Friday, June 10, 2011

Time Quotient of Music

Duke Ellington is once reported to have said that there are only two kinds of music: good and bad. This is a wise observation. The fun is trying to sort them out! Musicians and composers are always doing this in their own work. Was that a good sound or not? Is that the right note/chord or not? But listeners do it too. Aesthetic judgments are notoriously subjective, but there are objective aspects as well. For example, over a long period of time, certain music gains in popularity/respect/appreciation, while other music loses. I mention J. S. Bach a lot; the reason is that his music has, over the last nearly three hundred years, proved to be perennially popular with all kinds of listeners. The New York Times music critic embarked on an exercise lately to come up with the list of the ten greatest composers. Here are the results:

Number one on the list is Bach and next is Beethoven. I might be tempted to switch them, but no doubt about their predominance. From there on there is plenty of room for argument. I would certainly have included Shostakovich, for example, probably in place of Bartok. The deeply underlying principle suggested by exercises like this is that the passage of time serves to erode away the more superficial music, leaving only the really worthwhile. Bach, at the time of his death, was, except in very select circles, a rather obscure church musician. His renown has grown without pause over the last 250 years. But during his life, he was overshadowed by more famous musicians like Telemann, Handel, Rameau, Couperin and others. They are also fine composers, but are not as substantial as Bach.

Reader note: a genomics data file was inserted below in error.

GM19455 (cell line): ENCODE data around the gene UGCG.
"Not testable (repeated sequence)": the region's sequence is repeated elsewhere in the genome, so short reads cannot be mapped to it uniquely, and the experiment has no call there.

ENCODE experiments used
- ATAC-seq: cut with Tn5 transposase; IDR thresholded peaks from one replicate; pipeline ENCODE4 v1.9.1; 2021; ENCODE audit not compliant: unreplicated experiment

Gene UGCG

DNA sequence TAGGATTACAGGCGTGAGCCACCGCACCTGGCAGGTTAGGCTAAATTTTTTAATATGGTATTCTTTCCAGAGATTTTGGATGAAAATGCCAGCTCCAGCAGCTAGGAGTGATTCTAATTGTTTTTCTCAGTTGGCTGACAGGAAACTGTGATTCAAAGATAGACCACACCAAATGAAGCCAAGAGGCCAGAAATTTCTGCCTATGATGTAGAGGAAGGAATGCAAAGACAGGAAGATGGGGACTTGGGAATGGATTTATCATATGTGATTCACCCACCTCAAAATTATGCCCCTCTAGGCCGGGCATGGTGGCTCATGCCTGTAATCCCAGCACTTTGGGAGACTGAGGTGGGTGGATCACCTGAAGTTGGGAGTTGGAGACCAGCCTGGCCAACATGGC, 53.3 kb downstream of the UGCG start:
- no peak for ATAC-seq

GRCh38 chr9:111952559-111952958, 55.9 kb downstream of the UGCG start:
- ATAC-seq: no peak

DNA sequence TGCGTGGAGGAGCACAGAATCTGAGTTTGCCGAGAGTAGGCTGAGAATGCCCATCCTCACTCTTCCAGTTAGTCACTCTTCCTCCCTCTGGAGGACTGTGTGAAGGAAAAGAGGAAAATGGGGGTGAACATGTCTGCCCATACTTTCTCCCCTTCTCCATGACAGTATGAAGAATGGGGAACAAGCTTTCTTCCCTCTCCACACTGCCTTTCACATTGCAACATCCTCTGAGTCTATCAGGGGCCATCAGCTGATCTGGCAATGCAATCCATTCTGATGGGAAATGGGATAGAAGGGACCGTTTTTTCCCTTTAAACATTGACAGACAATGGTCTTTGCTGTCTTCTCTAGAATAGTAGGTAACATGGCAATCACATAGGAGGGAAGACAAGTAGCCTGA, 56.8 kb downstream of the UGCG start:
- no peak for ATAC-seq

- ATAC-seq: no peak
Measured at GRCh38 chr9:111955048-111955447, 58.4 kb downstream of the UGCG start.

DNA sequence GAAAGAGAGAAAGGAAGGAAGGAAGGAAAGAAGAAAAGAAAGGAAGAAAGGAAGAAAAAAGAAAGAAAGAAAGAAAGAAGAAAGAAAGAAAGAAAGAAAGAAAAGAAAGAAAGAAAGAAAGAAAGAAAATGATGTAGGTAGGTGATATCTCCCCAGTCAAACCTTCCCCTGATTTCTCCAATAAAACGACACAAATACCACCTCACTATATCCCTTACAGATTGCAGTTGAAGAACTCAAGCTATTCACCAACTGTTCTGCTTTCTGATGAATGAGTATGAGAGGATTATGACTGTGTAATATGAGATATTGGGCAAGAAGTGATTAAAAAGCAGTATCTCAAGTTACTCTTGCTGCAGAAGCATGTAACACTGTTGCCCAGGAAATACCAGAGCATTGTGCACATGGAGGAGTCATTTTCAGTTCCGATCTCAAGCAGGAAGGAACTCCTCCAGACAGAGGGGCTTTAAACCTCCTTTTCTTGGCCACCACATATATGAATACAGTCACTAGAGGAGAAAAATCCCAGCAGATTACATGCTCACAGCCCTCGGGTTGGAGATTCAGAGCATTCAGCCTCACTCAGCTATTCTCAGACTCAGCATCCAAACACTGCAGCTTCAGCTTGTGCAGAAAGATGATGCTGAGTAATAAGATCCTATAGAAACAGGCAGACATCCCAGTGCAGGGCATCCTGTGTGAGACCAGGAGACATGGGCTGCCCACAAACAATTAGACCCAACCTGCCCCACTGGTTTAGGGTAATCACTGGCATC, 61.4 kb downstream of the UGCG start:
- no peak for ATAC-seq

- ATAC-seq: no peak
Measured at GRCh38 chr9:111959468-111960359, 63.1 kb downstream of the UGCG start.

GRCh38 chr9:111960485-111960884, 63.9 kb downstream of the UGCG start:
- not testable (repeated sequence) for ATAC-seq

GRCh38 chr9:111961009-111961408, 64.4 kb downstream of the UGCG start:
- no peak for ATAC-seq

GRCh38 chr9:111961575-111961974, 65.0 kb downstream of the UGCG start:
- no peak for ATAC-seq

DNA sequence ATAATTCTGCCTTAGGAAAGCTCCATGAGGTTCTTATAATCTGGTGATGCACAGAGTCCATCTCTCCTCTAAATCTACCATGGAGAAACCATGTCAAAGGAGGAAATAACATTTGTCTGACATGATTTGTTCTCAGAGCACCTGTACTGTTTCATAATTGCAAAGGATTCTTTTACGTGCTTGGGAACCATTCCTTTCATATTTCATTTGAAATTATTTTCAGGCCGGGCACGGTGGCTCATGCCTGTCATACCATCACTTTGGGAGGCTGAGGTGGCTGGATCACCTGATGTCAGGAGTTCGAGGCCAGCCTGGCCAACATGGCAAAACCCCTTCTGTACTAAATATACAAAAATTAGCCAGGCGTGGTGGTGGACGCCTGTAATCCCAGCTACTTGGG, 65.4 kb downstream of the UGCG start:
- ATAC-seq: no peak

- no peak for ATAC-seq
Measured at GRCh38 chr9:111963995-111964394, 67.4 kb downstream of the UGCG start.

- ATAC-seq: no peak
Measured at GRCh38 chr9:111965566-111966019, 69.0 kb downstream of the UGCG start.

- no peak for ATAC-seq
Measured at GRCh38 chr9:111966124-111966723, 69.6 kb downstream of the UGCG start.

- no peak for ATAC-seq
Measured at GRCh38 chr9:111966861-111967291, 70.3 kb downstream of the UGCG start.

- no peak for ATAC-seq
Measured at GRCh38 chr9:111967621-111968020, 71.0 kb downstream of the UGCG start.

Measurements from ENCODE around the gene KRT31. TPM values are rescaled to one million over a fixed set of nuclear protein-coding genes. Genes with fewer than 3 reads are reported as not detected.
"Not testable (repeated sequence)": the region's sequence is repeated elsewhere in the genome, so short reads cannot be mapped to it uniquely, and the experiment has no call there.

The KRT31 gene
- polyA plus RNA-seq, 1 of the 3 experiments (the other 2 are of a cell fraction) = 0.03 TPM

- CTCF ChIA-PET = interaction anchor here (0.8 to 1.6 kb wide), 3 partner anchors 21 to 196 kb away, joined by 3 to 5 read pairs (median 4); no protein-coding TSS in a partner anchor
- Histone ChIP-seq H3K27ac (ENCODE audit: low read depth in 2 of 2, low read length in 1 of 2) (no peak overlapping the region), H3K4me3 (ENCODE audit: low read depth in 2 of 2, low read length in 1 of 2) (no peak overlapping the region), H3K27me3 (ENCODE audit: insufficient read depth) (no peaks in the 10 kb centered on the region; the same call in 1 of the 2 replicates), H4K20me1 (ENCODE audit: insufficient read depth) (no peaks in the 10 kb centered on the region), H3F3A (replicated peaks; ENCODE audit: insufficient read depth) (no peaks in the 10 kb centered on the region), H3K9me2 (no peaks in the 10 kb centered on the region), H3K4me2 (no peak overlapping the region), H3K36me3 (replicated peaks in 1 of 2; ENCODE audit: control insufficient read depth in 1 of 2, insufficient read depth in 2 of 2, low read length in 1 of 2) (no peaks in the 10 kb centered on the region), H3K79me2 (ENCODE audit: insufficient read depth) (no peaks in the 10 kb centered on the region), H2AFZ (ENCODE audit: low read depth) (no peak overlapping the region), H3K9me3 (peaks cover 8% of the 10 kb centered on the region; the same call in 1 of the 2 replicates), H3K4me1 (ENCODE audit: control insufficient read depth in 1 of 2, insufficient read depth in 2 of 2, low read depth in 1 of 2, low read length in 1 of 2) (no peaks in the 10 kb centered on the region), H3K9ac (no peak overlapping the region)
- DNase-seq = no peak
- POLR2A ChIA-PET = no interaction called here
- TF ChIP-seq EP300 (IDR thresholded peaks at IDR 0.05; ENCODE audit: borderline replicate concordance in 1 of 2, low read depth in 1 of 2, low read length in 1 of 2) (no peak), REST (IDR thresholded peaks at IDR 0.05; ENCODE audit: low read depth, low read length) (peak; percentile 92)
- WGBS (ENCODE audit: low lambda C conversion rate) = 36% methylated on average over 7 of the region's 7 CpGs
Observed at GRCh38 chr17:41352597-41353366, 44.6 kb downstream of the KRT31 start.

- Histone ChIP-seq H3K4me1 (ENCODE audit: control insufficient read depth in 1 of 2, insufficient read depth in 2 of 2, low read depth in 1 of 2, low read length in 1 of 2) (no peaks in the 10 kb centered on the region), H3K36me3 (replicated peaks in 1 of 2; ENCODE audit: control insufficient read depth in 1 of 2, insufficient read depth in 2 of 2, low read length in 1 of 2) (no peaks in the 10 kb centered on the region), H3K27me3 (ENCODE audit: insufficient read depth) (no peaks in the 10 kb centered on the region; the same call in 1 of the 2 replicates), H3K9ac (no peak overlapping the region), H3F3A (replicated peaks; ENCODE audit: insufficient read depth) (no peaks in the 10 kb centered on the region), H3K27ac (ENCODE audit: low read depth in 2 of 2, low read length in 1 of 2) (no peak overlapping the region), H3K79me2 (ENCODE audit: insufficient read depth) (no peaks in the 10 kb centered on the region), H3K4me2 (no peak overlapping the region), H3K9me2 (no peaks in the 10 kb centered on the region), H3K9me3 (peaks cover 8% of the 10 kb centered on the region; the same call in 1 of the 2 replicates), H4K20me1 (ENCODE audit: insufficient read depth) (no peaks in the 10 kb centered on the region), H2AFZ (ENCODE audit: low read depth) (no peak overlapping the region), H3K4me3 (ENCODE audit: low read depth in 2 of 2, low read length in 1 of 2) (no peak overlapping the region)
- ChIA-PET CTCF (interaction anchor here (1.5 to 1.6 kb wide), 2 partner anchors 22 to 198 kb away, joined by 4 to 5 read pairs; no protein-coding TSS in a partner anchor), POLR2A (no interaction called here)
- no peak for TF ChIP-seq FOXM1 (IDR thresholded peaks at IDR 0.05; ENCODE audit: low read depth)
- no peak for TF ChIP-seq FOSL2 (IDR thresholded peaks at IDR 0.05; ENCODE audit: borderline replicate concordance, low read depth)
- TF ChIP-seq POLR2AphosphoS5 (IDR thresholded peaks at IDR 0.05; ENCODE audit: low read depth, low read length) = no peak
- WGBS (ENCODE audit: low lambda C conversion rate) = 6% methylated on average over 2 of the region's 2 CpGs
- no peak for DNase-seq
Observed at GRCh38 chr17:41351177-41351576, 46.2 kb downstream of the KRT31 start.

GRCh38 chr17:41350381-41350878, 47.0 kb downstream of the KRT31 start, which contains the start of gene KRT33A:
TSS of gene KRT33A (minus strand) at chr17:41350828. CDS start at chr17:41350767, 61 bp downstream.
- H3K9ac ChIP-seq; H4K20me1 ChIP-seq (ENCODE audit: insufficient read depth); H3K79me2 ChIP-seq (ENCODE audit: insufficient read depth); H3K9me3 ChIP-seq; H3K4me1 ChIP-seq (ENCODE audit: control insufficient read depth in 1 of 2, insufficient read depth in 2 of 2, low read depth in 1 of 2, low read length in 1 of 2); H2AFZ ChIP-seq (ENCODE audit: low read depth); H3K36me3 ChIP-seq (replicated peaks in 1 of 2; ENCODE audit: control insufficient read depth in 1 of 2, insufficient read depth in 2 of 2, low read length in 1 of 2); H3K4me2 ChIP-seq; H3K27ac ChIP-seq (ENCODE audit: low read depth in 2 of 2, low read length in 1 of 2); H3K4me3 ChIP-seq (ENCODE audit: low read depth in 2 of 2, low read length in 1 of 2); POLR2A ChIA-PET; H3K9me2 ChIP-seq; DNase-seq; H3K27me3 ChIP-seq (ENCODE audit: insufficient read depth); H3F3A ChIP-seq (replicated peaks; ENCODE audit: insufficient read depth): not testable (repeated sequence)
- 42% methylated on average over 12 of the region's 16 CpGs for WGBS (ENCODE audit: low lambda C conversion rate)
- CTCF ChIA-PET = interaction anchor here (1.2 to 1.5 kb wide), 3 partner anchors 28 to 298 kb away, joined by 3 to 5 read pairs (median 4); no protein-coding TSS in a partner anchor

This process of elimination and discovery over time I call the time quotient. In a future post I might try to quantify it a bit. Basically, if a composer is well known now for music written ten years ago, the time quotient is pretty low. But if he is well known for music written a hundred or two hundred years ago, that would be a high time quotient. In the field of poetry, the two poems by Homer, the Iliad and the Odyssey, are nearly three thousand years old and lasting nicely, giving them the highest time quotient ever. If you want a fun exercise, go back to the music of your early life and listen to it again. Some will wear well while others will sound very dated and even others crude. I started really listening in the 60s so here are three examples:

Wow, that's a loooonnnngg 1'52.

There's a few things going on there: a melody, background harmony and a couple of almost interesting chords.

What can I say--after less than fifty years, they stand out. No cliches, very original. Good stuff.

With all the riches of YouTube, you could perform this exercise for almost any decade in the last 200 years.


RG said...